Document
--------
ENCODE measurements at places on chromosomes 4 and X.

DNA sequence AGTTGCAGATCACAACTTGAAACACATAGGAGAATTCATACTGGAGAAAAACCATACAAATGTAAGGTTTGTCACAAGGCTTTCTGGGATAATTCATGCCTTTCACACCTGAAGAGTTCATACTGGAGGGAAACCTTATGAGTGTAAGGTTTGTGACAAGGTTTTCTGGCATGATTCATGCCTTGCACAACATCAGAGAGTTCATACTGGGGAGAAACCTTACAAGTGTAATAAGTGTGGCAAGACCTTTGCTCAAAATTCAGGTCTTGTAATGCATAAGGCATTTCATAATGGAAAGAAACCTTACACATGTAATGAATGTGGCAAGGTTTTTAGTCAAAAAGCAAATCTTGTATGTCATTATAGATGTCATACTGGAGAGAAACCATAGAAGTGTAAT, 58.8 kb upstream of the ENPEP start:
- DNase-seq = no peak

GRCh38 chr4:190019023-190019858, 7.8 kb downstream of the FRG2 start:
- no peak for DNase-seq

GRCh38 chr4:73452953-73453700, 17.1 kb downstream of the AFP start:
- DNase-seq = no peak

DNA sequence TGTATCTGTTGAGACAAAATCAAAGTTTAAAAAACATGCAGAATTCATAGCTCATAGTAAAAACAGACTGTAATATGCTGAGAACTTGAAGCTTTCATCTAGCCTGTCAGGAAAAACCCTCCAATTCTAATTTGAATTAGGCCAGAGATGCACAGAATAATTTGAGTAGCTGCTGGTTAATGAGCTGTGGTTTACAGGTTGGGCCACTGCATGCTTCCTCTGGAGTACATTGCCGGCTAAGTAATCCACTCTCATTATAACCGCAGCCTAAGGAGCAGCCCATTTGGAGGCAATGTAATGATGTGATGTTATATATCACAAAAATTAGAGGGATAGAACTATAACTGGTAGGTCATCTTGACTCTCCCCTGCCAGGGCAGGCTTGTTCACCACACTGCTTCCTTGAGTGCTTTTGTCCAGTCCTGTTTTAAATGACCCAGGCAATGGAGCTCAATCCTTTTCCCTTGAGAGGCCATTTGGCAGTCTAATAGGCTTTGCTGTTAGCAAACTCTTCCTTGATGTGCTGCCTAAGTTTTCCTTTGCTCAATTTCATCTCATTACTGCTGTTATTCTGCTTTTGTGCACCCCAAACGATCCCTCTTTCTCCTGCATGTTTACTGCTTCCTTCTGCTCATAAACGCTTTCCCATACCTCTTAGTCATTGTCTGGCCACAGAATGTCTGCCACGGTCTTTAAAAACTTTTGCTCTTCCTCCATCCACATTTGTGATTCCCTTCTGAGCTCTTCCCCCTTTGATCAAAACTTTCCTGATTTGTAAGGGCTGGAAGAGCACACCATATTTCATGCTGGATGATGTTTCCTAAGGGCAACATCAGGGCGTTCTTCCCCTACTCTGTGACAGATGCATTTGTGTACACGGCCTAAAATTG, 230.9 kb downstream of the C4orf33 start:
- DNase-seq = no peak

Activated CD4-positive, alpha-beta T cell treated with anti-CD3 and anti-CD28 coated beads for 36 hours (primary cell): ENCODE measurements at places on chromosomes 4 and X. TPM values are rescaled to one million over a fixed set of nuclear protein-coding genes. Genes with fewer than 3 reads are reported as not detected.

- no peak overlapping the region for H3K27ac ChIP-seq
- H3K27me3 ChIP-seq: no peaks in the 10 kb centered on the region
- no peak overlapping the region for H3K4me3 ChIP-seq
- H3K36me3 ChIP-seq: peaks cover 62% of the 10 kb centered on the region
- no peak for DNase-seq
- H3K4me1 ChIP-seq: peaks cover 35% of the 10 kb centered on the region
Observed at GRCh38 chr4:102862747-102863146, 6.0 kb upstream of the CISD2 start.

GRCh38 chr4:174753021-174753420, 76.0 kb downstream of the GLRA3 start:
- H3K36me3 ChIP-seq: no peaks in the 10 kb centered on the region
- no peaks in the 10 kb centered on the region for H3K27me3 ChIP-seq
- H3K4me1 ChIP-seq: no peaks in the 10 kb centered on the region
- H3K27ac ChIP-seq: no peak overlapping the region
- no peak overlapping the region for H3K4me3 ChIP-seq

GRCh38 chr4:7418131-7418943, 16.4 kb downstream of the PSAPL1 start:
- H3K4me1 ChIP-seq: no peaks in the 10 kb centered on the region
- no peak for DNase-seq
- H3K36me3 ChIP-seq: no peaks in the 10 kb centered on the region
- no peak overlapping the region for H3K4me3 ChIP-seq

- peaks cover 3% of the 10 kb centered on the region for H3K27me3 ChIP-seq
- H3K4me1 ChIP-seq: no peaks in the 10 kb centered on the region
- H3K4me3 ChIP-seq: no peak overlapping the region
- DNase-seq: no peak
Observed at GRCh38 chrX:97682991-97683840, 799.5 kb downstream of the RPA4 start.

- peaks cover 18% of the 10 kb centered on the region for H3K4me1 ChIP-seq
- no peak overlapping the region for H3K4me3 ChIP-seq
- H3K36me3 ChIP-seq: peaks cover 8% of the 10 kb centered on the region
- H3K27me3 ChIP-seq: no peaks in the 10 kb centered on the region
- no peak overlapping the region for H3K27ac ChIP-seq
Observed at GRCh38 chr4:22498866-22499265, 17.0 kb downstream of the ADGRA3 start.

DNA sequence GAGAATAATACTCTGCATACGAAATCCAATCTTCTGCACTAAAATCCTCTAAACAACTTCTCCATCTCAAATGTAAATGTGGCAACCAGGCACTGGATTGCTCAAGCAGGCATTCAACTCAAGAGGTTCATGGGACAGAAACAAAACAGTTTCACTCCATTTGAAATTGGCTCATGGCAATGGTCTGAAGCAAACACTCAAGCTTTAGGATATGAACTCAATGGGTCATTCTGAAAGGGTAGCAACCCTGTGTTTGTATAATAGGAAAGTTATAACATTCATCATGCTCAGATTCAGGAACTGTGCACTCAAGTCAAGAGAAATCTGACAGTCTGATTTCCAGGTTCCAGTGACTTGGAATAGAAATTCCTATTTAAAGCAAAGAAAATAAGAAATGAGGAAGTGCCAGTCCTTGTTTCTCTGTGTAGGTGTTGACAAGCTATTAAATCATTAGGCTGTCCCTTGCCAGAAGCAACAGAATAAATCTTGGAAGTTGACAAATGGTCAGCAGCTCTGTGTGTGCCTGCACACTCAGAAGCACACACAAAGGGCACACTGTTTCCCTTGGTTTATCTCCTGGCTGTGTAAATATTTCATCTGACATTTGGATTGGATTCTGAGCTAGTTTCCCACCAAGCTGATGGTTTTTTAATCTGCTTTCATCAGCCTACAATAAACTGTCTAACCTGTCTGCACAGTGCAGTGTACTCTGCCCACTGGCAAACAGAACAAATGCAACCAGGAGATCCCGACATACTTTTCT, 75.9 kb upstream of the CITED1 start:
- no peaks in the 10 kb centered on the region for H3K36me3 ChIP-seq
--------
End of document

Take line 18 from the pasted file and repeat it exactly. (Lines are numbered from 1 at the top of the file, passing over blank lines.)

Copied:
GRCh38 chr4:174753021-174753420, 76.0 kb downstream of the GLRA3 start: